Why is the migrant population disproportionately represented in low-paying jobs? A possible explanation may lie in the differences in average human capital accumulation between the two groups; i.e., differences in levels of education and vocational training. The higher educational attainment gap between the two groups is quite small. Thus, 15.2% of the native population have attained aBachelor's degree or higher ( Bachelor's, master's, Diploma and Doctor`s degree) compared to roughly 12.8% of the population with a migrant background. However, Roughly 70% of the native population have a vocational qualification of some sort compared to just 41% of the population with a migrant background. Average differences in earnings between the two groups could, therefore, be explained by their average differences in education and vocational training.
However, differences in education and vocational training alone do not fully explain the income gap. This is illustrated by the fact that migrants with general higher education entrance qualification are at least 2 times more likely to live in poverty than their native counterparts with the same qualification. Those with an entrance qualification for universities of applied sciences are nearly 3 times morelikely to live in poverty than their native counterparts with the same qualification. This suggests that other factors such as occupational crowding or even discrimination may also be at play.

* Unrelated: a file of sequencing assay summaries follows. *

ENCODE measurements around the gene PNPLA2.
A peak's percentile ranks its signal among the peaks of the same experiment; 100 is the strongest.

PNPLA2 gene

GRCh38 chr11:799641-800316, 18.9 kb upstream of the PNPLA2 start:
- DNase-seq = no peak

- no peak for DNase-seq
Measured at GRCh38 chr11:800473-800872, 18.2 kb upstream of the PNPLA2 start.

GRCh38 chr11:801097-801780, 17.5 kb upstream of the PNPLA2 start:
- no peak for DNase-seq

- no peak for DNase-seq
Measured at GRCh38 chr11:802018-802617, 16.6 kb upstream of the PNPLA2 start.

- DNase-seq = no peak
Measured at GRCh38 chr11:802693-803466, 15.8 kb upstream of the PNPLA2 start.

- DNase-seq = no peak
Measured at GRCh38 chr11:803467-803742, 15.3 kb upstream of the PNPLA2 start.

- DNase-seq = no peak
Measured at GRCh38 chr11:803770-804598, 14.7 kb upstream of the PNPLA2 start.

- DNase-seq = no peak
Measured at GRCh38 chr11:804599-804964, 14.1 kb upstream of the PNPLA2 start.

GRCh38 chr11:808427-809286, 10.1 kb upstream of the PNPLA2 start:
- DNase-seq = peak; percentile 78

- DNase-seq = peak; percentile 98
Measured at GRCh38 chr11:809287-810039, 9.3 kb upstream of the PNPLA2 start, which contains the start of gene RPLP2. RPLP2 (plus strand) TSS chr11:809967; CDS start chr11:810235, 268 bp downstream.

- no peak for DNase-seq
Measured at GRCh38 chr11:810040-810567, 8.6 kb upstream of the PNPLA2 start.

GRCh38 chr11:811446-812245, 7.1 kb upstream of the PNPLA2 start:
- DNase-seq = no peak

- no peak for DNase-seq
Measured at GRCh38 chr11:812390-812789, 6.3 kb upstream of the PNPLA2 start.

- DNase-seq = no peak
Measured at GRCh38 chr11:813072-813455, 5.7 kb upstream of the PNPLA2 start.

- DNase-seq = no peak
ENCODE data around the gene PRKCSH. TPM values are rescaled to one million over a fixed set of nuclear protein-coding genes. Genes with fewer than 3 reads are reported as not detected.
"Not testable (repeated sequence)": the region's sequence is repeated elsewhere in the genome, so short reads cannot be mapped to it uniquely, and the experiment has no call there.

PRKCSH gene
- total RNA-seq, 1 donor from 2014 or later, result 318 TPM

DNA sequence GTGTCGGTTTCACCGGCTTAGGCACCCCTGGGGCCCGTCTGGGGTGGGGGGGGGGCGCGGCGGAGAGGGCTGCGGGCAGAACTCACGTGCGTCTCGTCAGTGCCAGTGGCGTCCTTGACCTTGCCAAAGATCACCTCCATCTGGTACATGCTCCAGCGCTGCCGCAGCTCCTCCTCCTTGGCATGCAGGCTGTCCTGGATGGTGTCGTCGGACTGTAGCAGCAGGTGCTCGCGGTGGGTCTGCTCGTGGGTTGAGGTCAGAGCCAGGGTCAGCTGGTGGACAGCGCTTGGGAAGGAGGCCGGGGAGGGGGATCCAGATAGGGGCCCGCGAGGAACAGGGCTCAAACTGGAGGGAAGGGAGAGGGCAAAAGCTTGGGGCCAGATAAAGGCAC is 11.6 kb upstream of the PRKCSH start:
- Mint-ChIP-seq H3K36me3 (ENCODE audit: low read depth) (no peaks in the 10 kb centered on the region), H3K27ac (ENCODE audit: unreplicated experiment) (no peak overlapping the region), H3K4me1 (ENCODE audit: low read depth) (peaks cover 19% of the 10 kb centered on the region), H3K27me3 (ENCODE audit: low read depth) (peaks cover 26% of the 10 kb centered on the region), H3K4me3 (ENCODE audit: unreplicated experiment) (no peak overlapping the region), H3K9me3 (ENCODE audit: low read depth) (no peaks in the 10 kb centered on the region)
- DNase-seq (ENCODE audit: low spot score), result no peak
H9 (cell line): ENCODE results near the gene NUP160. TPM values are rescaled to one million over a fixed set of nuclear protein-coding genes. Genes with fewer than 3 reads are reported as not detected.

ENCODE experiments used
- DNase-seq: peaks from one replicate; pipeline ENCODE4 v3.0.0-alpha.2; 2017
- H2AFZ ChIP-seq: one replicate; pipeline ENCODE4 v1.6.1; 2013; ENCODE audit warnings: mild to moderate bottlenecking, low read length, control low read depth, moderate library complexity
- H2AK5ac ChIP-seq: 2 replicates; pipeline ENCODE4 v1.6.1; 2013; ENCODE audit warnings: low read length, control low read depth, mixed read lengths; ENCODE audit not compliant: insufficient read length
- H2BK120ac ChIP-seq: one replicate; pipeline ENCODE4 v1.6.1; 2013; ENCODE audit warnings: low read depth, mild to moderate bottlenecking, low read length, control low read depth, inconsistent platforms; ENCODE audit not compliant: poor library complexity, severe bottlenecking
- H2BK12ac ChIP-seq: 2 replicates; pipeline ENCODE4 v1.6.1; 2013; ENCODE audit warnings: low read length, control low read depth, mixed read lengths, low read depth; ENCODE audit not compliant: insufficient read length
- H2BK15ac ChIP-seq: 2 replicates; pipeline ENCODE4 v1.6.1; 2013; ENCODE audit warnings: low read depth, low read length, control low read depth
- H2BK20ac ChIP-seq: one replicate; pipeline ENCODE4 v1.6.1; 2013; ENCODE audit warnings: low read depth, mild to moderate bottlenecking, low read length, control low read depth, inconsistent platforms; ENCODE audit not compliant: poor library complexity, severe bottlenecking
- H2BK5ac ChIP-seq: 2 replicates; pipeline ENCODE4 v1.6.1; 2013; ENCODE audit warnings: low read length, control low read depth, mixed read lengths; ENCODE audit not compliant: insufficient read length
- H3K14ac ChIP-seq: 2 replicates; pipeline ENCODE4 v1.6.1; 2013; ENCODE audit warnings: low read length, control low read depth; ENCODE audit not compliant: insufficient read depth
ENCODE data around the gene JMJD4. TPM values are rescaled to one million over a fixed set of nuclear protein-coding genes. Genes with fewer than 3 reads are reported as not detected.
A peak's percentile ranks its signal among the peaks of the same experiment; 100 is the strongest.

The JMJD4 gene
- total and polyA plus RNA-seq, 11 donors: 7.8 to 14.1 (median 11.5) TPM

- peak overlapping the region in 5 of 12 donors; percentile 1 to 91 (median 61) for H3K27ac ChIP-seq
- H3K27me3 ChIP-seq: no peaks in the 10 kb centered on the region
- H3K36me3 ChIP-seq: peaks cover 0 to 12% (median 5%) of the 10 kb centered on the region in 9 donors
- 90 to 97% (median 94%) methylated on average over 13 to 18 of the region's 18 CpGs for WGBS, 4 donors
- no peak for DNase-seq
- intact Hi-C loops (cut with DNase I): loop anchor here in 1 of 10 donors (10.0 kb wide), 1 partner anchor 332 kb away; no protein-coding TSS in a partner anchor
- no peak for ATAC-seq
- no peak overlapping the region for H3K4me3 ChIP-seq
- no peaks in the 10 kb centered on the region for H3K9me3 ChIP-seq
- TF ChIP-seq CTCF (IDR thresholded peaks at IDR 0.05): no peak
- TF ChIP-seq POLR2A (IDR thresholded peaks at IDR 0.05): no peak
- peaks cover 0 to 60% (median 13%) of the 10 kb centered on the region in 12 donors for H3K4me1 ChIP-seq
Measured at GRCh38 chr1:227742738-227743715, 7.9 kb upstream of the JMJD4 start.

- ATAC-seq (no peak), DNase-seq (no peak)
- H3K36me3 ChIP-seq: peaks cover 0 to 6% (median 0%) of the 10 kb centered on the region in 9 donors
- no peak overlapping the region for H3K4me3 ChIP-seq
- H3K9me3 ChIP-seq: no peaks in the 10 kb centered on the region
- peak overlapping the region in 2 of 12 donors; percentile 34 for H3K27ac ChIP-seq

Why is it important?
The population with a migrant background represents more than 22% of the total population of Germany, many of whom are German citizens with no migration histories of their own. For these people, Germany and German are likely the only country and language they know. At a minimum, their full economic inclusion is important for the simple reason that Germany is their home if not their only home. Full economic integration is also necessary for migrants`social and emotional identification with Germany and to bring out the best in them both for their own development and for the development of the country. For full economic integration to be reached, the creation and proper implementation of policies that address the standing deficiencies in vocational training qualification of migrants and other barriers to their economic inclusion such as discrimination must be prioritized at both national and state levels. Closing the income gap between the two groups is not only important for the sake of equity but also for the sake of economics. Money in the hands of migrants is more likely to be spent since households with migrant members have, on average, more mouths to feed than households without migrant members.
Mohammed Adawulai is a columnist for TopAfric